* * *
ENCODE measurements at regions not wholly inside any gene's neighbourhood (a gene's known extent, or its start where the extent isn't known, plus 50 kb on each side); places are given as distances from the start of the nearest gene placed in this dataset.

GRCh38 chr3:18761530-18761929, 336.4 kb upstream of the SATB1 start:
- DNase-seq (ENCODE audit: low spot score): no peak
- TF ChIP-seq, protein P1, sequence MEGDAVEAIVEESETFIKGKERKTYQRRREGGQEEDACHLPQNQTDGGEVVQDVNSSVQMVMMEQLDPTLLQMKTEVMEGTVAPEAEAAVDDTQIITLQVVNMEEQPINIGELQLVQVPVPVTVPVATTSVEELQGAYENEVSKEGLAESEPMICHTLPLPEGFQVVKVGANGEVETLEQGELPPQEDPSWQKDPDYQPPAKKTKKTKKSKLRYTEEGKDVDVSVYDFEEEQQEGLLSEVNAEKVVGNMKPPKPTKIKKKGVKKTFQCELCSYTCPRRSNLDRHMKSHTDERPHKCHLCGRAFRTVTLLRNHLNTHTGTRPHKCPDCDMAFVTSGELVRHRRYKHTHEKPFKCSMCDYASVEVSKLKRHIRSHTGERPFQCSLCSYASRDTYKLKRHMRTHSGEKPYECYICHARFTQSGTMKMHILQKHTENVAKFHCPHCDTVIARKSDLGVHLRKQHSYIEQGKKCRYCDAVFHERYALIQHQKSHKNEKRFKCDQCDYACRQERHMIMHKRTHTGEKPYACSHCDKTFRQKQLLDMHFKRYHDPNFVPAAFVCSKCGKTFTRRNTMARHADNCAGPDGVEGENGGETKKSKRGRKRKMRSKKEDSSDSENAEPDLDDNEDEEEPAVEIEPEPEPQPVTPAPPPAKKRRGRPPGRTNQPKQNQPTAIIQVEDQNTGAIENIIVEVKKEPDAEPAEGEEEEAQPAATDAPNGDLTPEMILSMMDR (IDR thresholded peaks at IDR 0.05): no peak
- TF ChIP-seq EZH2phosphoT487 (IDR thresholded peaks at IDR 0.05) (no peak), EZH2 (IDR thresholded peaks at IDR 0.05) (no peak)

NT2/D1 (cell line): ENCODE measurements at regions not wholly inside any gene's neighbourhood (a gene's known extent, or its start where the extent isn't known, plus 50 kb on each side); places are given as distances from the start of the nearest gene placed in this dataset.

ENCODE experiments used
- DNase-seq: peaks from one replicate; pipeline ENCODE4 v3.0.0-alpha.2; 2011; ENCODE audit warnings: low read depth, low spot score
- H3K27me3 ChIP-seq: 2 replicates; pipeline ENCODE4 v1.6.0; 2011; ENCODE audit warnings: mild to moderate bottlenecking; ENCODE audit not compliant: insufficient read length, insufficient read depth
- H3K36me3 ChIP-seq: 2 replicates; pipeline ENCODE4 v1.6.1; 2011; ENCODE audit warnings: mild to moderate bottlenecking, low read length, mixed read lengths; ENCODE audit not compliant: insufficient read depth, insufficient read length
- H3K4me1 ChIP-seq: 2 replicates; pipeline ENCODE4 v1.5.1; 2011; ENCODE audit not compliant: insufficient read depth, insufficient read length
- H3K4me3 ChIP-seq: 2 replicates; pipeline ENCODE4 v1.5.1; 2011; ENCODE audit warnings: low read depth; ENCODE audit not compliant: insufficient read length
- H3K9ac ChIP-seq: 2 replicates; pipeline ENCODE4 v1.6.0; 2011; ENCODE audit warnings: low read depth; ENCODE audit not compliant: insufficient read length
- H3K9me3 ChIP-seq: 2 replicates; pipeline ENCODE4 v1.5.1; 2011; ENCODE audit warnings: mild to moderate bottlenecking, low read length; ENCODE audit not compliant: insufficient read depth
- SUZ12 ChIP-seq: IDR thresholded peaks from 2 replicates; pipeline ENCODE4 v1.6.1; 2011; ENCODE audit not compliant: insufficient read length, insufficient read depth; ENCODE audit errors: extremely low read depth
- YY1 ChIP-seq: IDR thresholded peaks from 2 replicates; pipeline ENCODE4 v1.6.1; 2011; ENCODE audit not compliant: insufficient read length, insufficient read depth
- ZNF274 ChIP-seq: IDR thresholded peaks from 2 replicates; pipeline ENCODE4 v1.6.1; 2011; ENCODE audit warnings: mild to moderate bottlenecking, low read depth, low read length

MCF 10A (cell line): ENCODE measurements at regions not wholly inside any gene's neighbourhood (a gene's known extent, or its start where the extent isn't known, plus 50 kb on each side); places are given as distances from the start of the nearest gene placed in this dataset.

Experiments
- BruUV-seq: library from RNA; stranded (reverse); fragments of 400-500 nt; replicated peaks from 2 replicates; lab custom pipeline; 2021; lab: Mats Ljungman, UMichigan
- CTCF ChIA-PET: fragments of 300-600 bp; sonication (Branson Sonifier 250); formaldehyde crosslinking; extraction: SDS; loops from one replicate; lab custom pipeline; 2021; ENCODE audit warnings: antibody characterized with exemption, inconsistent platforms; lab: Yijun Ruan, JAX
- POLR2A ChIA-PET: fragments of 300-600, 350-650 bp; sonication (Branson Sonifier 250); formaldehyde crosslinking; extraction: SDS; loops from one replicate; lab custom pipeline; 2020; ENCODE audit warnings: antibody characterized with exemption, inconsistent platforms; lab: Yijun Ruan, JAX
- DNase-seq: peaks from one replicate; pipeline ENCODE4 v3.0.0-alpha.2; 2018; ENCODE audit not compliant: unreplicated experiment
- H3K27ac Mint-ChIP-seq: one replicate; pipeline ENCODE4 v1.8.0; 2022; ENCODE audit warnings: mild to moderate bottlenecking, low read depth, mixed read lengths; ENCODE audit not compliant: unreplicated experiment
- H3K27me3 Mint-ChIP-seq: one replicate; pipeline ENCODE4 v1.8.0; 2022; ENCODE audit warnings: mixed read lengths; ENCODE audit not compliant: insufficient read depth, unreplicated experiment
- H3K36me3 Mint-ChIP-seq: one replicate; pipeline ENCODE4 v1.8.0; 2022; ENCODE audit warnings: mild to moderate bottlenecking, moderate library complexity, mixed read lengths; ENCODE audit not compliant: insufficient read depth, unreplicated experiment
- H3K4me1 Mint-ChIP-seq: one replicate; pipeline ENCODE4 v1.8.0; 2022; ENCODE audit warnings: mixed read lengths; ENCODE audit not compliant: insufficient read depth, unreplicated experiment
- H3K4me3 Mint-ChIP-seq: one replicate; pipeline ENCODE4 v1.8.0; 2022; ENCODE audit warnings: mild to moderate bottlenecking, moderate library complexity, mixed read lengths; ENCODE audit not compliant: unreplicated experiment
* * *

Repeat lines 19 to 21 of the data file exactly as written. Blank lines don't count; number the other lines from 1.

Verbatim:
Experiments
- BruUV-seq: library from RNA; stranded (reverse); fragments of 400-500 nt; replicated peaks from 2 replicates; lab custom pipeline; 2021; lab: Mats Ljungman, UMichigan
- CTCF ChIA-PET: fragments of 300-600 bp; sonication (Branson Sonifier 250); formaldehyde crosslinking; extraction: SDS; loops from one replicate; lab custom pipeline; 2021; ENCODE audit warnings: antibody characterized with exemption, inconsistent platforms; lab: Yijun Ruan, JAX